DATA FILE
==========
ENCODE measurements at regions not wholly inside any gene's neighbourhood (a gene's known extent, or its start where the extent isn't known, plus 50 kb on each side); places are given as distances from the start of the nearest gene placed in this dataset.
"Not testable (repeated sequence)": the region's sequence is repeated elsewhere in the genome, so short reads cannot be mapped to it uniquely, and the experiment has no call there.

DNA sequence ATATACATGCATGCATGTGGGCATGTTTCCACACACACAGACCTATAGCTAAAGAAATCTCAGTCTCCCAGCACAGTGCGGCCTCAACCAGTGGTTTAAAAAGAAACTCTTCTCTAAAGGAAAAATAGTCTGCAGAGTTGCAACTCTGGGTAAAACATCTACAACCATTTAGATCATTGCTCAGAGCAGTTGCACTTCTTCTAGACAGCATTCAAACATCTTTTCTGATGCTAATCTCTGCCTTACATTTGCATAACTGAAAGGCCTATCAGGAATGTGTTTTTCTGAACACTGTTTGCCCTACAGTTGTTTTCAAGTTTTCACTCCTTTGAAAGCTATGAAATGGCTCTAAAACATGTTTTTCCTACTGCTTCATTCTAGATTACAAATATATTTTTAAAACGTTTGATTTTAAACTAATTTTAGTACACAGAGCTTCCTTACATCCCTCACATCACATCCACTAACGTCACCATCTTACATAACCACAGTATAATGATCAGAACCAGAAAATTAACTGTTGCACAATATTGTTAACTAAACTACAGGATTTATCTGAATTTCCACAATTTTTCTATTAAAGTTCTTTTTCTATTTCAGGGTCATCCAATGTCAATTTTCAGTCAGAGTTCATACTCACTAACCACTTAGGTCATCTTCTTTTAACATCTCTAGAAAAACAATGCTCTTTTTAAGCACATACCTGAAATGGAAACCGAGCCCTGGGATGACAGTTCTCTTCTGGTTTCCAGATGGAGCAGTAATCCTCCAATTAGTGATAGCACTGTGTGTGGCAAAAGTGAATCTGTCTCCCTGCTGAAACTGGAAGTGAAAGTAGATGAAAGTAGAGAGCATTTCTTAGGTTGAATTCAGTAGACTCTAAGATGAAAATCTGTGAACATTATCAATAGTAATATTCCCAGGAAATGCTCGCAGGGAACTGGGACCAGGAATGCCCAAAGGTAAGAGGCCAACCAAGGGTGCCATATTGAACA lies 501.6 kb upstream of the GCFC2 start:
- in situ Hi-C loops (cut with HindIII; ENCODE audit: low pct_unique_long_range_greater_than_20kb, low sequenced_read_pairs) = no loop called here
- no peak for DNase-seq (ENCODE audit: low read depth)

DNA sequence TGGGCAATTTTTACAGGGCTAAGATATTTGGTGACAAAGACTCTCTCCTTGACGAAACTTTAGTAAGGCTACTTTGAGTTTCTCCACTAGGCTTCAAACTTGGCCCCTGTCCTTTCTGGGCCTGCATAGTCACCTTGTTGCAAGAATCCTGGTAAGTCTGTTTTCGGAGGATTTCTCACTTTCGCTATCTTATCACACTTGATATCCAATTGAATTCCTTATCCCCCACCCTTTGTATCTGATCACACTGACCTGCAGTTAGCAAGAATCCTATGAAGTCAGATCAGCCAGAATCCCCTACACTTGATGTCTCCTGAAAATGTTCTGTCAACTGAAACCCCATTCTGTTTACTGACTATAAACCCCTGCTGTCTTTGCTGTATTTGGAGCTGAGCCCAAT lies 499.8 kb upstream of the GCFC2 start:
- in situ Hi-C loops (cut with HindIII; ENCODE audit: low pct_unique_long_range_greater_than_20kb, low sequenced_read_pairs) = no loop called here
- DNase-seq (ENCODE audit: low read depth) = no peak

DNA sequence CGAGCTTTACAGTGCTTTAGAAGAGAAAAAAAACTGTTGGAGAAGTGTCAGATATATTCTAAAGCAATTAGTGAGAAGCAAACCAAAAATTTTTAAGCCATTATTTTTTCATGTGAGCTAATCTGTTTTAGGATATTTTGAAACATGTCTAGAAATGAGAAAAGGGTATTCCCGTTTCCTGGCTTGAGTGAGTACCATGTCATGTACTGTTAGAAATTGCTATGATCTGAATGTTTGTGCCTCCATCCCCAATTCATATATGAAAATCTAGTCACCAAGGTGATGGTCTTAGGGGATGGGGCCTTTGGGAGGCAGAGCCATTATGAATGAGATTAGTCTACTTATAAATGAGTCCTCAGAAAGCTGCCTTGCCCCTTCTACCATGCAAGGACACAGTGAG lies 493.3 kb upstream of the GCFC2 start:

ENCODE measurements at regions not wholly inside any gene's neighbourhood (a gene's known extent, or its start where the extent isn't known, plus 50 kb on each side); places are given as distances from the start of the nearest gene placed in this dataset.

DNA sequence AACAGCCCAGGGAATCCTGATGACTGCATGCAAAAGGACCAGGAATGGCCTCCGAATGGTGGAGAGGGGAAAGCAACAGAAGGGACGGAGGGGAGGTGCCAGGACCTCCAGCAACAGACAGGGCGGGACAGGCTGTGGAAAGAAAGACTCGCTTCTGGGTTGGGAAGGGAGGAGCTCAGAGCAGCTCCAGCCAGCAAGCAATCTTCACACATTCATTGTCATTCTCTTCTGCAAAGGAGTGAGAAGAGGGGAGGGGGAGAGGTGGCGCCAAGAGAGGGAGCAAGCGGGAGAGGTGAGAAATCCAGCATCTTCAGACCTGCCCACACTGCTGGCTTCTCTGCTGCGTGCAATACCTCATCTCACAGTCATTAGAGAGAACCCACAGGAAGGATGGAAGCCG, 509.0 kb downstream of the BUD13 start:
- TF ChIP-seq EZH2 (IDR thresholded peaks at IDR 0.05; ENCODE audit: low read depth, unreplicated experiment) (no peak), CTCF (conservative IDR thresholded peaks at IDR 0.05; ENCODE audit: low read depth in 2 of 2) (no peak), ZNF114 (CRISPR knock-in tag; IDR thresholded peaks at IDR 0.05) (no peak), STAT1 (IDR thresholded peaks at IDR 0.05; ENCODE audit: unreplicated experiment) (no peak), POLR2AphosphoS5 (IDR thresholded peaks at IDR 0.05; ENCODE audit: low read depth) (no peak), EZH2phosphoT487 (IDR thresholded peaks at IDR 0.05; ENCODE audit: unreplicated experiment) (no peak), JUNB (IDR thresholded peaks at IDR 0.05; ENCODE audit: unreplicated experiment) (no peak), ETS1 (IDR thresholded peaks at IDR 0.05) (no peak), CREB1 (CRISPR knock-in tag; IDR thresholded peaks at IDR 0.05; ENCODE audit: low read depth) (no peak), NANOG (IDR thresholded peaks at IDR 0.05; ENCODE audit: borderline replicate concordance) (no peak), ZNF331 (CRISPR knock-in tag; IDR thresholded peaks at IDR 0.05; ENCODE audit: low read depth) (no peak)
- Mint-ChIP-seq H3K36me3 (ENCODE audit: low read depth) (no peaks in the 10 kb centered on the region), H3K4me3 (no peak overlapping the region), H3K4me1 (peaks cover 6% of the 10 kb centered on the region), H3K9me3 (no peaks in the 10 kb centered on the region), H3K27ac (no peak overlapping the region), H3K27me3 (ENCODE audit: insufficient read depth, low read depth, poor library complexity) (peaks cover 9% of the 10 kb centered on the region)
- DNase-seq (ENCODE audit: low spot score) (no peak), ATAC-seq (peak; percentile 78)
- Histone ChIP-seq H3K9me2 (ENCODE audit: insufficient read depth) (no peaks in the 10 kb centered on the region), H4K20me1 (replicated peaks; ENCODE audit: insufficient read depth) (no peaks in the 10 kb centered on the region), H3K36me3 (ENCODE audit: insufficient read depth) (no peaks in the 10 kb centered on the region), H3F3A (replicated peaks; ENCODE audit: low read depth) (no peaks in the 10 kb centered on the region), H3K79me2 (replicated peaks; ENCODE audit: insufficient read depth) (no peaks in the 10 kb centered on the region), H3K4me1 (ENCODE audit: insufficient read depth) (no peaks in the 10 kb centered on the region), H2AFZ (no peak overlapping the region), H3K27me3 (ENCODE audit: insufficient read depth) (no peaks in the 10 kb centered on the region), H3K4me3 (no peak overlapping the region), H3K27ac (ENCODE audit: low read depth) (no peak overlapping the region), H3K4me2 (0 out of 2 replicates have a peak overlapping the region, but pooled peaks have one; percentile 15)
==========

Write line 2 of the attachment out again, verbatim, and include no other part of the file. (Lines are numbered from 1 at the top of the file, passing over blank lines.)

"Not testable (repeated sequence)": the region's sequence is repeated elsewhere in the genome, so short reads cannot be mapped to it uniquely, and the experiment has no call there.